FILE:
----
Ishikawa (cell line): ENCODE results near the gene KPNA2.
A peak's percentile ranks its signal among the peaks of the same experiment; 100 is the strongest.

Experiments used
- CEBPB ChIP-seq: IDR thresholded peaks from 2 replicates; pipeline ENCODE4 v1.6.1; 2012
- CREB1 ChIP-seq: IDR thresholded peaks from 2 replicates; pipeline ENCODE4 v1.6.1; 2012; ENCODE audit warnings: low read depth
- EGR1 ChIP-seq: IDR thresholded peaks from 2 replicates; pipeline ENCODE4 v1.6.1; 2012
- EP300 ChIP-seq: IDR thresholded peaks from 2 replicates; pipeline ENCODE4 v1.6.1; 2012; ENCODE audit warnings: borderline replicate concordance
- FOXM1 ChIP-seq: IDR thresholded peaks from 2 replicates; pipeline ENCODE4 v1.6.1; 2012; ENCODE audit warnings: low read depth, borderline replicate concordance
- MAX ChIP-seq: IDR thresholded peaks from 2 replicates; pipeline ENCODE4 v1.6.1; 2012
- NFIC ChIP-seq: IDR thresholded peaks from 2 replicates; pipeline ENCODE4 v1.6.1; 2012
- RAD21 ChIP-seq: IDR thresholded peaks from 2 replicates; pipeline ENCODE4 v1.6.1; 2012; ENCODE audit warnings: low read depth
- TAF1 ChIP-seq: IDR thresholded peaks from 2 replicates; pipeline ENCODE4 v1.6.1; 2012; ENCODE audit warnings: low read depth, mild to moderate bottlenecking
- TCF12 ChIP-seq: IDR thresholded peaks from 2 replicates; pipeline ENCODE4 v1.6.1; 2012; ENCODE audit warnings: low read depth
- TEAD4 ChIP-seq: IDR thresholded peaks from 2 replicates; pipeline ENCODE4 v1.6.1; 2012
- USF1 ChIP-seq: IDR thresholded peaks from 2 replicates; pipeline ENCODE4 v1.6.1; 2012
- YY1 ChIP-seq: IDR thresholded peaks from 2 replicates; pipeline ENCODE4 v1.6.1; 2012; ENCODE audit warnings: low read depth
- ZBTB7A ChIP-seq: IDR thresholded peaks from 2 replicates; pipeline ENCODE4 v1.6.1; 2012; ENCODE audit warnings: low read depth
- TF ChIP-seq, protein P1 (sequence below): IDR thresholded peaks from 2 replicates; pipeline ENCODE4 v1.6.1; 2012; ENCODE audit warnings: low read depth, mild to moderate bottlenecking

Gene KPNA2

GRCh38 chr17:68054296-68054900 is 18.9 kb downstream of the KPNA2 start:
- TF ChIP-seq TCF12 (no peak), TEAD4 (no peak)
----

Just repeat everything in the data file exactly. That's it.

Ishikawa (cell line): ENCODE results near the gene KPNA2.
A peak's percentile ranks its signal among the peaks of the same experiment; 100 is the strongest.

Experiments used
- CEBPB ChIP-seq: IDR thresholded peaks from 2 replicates; pipeline ENCODE4 v1.6.1; 2012
- CREB1 ChIP-seq: IDR thresholded peaks from 2 replicates; pipeline ENCODE4 v1.6.1; 2012; ENCODE audit warnings: low read depth
- EGR1 ChIP-seq: IDR thresholded peaks from 2 replicates; pipeline ENCODE4 v1.6.1; 2012
- EP300 ChIP-seq: IDR thresholded peaks from 2 replicates; pipeline ENCODE4 v1.6.1; 2012; ENCODE audit warnings: borderline replicate concordance
- FOXM1 ChIP-seq: IDR thresholded peaks from 2 replicates; pipeline ENCODE4 v1.6.1; 2012; ENCODE audit warnings: low read depth, borderline replicate concordance
- MAX ChIP-seq: IDR thresholded peaks from 2 replicates; pipeline ENCODE4 v1.6.1; 2012
- NFIC ChIP-seq: IDR thresholded peaks from 2 replicates; pipeline ENCODE4 v1.6.1; 2012
- RAD21 ChIP-seq: IDR thresholded peaks from 2 replicates; pipeline ENCODE4 v1.6.1; 2012; ENCODE audit warnings: low read depth
- TAF1 ChIP-seq: IDR thresholded peaks from 2 replicates; pipeline ENCODE4 v1.6.1; 2012; ENCODE audit warnings: low read depth, mild to moderate bottlenecking
- TCF12 ChIP-seq: IDR thresholded peaks from 2 replicates; pipeline ENCODE4 v1.6.1; 2012; ENCODE audit warnings: low read depth
- TEAD4 ChIP-seq: IDR thresholded peaks from 2 replicates; pipeline ENCODE4 v1.6.1; 2012
- USF1 ChIP-seq: IDR thresholded peaks from 2 replicates; pipeline ENCODE4 v1.6.1; 2012
- YY1 ChIP-seq: IDR thresholded peaks from 2 replicates; pipeline ENCODE4 v1.6.1; 2012; ENCODE audit warnings: low read depth
- ZBTB7A ChIP-seq: IDR thresholded peaks from 2 replicates; pipeline ENCODE4 v1.6.1; 2012; ENCODE audit warnings: low read depth
- TF ChIP-seq, protein P1 (sequence below): IDR thresholded peaks from 2 replicates; pipeline ENCODE4 v1.6.1; 2012; ENCODE audit warnings: low read depth, mild to moderate bottlenecking

Gene KPNA2

GRCh38 chr17:68054296-68054900 is 18.9 kb downstream of the KPNA2 start:
- TF ChIP-seq TCF12 (no peak), TEAD4 (no peak)